Liberal Democrats restless over Biden's infrastructure talks with Republicans

WASHINGTON (Reuters) – Progressive Democrats in the U.S. Congress are getting uneasy with President Joe Biden’s push for a bipartisan infrastructure deal, warning they could block an agreement that falls short of what they think the country needs.

FILE PHOTO: Congresswoman Pramila Jayapal, (D-WA), looks on during a hearing of the House Judiciary Subcommittee on Antitrust, Commercial and Administrative Law on “Online Platforms and Market Power”, in the Rayburn House office Building on Capitol Hill, in Washington, U.S., July 29, 2020. Graeme Jennings/Pool via REUTERS

Biden has spent weeks in negotiations with Senate Republicans aiming at a sweeping package that would address the nation’s roads and bridges, as well as boost spending on schools and health care. He has whittled his plan down to $1.7 trillion from $2.3 trillion, still well above Republicans’ latest $928 billion offer.

The two sides disagree on both what infrastructure is here and how to pay for it here.

Democratic Representative Pramila Jayapal, who heads the Congressional Progressive Caucus, warned that her 94 members cannot be counted on to back a small bill without a guarantee of a second package that has the support of all 50 Senate Democrats willing to push it through over Republican objections.

“Otherwise, what we’ll see is we do a small package and then all the momentum for doing something more goes away, and that is just not acceptable,” Jayapal said in an interview this week.

Biden’s Democrats control Congress, but their majority is narrow – 219-211 in the House of Representatives and a 50-50 Senate where Vice President Kamala Harris can break ties.

The tight margins mean that most legislation needs bipartisan support to make it through the Senate. There is little room for defections among House Democrats.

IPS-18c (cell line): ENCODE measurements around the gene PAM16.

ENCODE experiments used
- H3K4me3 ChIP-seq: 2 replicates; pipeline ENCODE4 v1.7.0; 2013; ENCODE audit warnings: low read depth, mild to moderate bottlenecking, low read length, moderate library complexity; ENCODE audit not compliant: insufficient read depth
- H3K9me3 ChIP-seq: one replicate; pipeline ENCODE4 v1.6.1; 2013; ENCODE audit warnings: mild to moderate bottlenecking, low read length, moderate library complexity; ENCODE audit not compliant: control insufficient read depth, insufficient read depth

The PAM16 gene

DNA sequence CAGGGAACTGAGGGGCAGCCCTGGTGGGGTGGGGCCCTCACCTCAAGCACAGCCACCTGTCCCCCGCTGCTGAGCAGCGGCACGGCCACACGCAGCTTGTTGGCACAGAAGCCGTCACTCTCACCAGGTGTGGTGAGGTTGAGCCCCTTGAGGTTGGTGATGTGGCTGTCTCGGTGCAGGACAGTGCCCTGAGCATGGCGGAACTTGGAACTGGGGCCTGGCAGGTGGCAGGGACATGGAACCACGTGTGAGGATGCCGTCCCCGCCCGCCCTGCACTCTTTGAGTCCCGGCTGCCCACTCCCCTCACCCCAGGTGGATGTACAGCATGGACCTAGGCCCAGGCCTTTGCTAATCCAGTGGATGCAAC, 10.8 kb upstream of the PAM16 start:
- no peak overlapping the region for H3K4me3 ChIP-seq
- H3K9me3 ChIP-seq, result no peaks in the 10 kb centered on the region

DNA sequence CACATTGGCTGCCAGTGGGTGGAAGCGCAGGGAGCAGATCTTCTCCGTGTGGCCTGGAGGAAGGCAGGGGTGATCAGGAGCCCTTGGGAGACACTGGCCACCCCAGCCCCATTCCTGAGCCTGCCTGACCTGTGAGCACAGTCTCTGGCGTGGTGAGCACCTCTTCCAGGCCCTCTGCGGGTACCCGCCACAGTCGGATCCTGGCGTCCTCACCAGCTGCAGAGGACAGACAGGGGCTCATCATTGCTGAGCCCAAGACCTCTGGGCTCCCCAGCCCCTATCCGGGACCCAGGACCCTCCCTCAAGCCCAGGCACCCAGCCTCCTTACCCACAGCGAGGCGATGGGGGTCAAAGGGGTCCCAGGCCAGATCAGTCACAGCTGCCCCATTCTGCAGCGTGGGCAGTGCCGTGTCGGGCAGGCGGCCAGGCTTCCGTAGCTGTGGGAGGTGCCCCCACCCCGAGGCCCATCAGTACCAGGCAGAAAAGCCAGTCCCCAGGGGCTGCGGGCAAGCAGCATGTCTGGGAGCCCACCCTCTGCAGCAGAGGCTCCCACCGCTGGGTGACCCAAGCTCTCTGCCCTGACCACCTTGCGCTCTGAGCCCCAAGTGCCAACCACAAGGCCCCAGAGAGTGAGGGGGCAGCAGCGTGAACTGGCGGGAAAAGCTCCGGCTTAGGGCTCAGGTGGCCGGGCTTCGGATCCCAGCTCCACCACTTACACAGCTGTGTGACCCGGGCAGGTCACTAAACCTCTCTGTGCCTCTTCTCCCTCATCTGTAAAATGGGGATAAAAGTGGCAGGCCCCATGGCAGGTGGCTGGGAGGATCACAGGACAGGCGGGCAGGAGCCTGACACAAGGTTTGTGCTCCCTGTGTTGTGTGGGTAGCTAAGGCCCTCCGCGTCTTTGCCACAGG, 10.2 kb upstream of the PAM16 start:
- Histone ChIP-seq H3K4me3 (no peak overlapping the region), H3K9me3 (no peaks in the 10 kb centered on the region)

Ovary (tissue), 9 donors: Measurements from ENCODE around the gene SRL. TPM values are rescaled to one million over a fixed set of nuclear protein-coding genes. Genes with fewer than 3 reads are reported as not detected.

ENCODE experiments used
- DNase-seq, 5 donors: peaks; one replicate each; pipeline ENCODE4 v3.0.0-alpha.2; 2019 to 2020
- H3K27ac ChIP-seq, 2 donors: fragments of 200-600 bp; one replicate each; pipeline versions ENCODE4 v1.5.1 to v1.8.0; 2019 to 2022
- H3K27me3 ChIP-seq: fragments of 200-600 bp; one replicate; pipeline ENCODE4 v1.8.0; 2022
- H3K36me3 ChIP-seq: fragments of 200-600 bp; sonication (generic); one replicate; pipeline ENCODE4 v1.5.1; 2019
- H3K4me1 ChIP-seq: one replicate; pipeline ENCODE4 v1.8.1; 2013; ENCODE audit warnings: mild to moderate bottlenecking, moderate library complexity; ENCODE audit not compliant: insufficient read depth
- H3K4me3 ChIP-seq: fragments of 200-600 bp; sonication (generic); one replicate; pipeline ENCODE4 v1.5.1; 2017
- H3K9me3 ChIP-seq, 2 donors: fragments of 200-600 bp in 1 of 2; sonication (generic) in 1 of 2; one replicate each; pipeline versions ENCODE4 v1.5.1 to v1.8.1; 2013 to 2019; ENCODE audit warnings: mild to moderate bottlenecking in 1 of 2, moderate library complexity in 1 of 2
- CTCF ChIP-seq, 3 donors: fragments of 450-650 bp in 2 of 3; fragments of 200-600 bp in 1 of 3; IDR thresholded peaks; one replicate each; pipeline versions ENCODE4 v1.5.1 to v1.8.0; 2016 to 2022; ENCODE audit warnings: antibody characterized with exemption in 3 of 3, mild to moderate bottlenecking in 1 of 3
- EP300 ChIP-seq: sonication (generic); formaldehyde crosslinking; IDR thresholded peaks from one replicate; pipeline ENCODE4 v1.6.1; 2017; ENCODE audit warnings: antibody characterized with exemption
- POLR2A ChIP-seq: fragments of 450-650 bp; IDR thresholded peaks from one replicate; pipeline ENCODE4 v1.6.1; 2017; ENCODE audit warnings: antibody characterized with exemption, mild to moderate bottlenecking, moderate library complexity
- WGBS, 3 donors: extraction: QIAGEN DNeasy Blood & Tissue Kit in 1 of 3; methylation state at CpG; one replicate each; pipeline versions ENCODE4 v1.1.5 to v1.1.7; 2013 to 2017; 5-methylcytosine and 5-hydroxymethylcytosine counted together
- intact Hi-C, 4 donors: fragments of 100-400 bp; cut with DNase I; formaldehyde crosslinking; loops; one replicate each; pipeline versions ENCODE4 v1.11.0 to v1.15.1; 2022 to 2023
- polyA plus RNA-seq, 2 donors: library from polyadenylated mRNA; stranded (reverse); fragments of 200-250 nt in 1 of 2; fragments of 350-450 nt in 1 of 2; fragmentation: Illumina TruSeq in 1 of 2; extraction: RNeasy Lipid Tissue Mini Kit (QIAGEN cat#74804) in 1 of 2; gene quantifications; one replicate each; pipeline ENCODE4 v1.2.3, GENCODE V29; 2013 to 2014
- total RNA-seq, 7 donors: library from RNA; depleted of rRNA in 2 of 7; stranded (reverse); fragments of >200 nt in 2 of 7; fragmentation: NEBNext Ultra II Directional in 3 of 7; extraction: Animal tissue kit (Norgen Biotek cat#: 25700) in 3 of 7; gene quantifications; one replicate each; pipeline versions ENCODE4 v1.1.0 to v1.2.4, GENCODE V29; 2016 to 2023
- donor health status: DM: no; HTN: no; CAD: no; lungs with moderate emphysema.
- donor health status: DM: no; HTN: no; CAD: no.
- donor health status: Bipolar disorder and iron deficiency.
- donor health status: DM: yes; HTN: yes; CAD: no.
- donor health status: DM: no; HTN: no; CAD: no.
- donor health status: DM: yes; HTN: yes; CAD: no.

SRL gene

Last month, progressives flexed their muscles when a group of six came close to torpedoing a U.S. Capitol Police budget bill intended to boost security around the building after the deadly Jan. 6 attack by followers of then-President Donald Trump.

That bill ultimately passed by only one vote.

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Multiple progressive Democrats have urged Biden to abandon efforts to get Republicans on board with an infrastructure deal.

“We have the Senate, the House and the presidency. Stop negotiating with a losing insurrectionist party who are trying to sabotage our democracy,” Democratic Representative Ilhan Omar tweeted on May 28.

Biden is due to meet again on Friday with lead Republican negotiator Senator Shelley Moore Capito.

‘NOT ENDLESS TIME’

One liberal Democrat, Representative Peter Welch, backed the bipartisan negotiations, but warned against prolonged negotiations.

“It is a productive use of time, but there’s not endless time,” he said in a phone interview.

Progressives want the president to give Congress the green light to use a process known as “reconciliation” that would allow a bill to move through the Senate with just Democratic support.

That is how the $1.9 trillion COVID-19 relief bill was enacted in March.

But it is not clear that Democrats have the votes to do that again. Democratic Senator Joe Manchin has said he would prefer bipartisan infrastructure legislation. His opposition alone could sink the effort, unless Senate Democratic Leader Chuck Schumer can reel in some Republicans.

Aides to House Speaker Nancy Pelosi did not comment when asked whether there were worries a progressive revolt could sink a compromise infrastructure bill if Biden reaches a deal with Republicans.

Biden campaigned on a promise of trying to bring a bipartisan approach back to Washington. Republicans have regularly accused him of breaking that promise, particularly with the COVID-19 bill.

Democrats, in turn, argue that Republicans’ rejection of a bipartisan commission to probe the U.S. Capitol riot is a sign they are not interested in bipartisanship.

“This is not the time for half-spending or half-measures,” said Democratic Senator Ed Markey. “We cannot drag our feet to negotiate with Republicans who have never come to the table in good faith.”

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